CARACAS, Venezuela (AP) — A handful of anti-government candidates in this weekend’s elections for local council seats in Venezuela did their best to campaign on the street one evening under the flash of passing headlights…
CARACAS, Venezuela (AP) — A handful of anti-government candidates in this weekend’s elections for local council seats in Venezuela did their best to campaign on the street one evening under the flash of passing headlights in an eastern neighborhood of the capital.
Nobody stopped to hear their pitches.
Widespread apathy grips Venezuelans, who are being asked to cast ballots in Sunday’s elections for 2,459 local council members across the country.
The elections have been overshadowed by the brutal economic crisis overwhelming the South American country, driving masses abroad in search of a better life. Those who stay behind in the once-wealthy oil nation are enduring runaway inflation that has made scarce supplies of food and medicine hard to afford.
The ruling socialist party led by President Nicolas Maduro is expected to sweep the elections. It has nearly paralyzed any alternative voices by cracking down on the opposition movement. The most popular anti-government parties have been banned and leading anti-government figures have been jailed or driven into exile, fearing for their safety.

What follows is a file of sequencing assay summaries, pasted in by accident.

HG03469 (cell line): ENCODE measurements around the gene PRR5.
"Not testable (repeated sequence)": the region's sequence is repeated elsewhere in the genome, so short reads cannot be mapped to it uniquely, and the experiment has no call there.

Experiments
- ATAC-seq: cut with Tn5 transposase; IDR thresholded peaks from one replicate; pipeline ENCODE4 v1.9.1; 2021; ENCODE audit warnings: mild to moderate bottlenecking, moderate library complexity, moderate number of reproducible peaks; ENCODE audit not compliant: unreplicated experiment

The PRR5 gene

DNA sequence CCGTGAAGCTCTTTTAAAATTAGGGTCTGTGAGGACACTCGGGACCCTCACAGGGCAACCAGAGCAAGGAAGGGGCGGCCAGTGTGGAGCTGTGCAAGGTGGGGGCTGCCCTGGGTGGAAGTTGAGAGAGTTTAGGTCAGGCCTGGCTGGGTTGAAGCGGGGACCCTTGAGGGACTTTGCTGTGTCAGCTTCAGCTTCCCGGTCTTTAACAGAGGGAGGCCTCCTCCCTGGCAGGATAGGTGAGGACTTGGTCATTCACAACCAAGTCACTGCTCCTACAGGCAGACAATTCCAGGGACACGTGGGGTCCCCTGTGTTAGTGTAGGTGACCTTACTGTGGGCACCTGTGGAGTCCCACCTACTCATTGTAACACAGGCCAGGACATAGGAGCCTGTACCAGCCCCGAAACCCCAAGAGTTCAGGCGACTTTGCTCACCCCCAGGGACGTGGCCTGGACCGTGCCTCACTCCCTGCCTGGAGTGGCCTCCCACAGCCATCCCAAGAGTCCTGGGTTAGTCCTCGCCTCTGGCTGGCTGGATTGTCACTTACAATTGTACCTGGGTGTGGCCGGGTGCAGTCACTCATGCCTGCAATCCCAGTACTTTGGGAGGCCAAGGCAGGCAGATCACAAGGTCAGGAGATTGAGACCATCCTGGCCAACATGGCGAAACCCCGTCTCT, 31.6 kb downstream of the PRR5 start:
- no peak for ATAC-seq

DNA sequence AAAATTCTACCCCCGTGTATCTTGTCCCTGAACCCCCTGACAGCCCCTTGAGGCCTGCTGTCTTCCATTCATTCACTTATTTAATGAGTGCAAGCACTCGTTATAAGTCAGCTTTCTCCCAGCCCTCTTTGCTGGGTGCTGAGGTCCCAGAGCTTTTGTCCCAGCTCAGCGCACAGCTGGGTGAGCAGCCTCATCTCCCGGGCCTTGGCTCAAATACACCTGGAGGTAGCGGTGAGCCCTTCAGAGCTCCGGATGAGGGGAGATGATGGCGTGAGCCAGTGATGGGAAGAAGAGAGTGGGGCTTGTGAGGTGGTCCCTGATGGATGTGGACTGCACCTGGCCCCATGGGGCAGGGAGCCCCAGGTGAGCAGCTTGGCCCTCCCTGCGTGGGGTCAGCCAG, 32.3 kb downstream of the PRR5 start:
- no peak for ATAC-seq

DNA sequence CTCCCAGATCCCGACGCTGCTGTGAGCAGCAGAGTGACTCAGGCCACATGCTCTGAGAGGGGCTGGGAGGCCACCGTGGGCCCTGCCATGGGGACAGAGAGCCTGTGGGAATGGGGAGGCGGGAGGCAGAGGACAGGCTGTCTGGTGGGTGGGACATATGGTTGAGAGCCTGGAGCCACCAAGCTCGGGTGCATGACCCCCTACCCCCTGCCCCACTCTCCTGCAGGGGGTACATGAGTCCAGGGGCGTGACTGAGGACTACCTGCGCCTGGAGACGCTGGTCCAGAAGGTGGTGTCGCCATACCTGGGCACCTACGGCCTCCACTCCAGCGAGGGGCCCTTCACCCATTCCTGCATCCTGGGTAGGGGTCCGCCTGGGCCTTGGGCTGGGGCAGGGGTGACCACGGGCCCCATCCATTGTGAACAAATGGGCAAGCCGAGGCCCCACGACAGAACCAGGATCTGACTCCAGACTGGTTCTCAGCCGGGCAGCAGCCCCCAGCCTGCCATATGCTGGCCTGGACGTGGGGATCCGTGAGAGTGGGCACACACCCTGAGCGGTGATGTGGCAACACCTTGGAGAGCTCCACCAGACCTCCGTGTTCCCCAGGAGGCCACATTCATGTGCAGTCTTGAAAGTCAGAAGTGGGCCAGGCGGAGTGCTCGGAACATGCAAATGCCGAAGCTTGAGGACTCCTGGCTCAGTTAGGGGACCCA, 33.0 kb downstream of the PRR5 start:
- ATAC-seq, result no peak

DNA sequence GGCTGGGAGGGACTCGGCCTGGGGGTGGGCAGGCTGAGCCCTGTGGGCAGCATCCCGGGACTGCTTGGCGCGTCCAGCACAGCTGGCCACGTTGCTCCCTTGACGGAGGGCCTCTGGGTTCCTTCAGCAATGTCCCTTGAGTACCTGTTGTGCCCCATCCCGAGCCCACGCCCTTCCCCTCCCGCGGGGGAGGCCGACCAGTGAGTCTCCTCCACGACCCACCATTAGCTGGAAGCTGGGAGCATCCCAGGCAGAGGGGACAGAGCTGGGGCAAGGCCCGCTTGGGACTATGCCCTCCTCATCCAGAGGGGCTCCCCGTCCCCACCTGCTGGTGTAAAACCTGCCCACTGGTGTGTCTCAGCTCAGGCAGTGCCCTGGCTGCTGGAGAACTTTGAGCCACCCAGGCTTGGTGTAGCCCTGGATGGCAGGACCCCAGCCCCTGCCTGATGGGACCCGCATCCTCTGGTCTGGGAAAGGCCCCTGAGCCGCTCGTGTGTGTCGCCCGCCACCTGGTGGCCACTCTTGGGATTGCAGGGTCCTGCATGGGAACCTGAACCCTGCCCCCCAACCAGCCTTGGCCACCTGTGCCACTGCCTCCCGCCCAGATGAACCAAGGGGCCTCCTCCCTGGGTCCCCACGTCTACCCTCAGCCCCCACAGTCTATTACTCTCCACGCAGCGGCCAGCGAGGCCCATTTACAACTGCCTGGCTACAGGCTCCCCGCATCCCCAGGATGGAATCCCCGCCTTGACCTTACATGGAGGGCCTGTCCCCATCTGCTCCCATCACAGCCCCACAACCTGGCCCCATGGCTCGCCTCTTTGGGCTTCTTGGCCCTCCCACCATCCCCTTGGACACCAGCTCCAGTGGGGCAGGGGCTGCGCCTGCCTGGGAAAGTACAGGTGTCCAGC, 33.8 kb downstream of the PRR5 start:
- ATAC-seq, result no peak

“If we don’t get out and vote, we’ll continue to lose ground,” said Fernando Melena, who is running to retain his council seat in the opposition stronghold of El Hatillo.
Melena is one of a handful of anti-Maduro candidates competing in the elections, which are being shunned by most opposition parties. By boycotting, opposition leaders hope to delegitimize what they consider an electoral process rigged by the Maduro government.
Opposition candidates like Melena cut ties with their former parties to run. Although he has no illusions about the fairness of the vote, he said it’s important not to cede any political space to the government.
But Melena concedes that voter apathy is a major obstacle, with the ruling party’s control of the National Electoral Council a major driver of distrust among the opposition’s base.
The broader anti-government movement is focused on rallying international condemnation of Maduro on Jan. 10, the start of his second, six-year term. The United States, many European nations and most Latin American countries have rejected the May 20 balloting that he won by a landslide as a sham.
Still, the opposition mayor of El Hatillo led a campaign rally inside a bakery recently, urging residents to back their council representatives at the polls.
“I ask you to participate, even though there’re a lot of people who don’t want to,” said Mayor Elias Sayegh, who split from the opposition and defied an election boycott to win his office last year.
He is battling a historic trend of low turnout at Venezuela’s municipal elections. Analysts estimate abstention could surpass 50 percent this time. In 2013’s combined elections for mayors and council members, abstention was reported at 41 percent.
Carlos Maldonado, a real estate broker in El Hatillo, wasn’t convinced by the mayor, saying he plans to stay home on Sunday.
“All the electoral events are just a show,” Maldonado said. “There’s nothing that’s going to change that.”
Fabiola Sanchez on Twitter: https://twitter.com/fisanchezn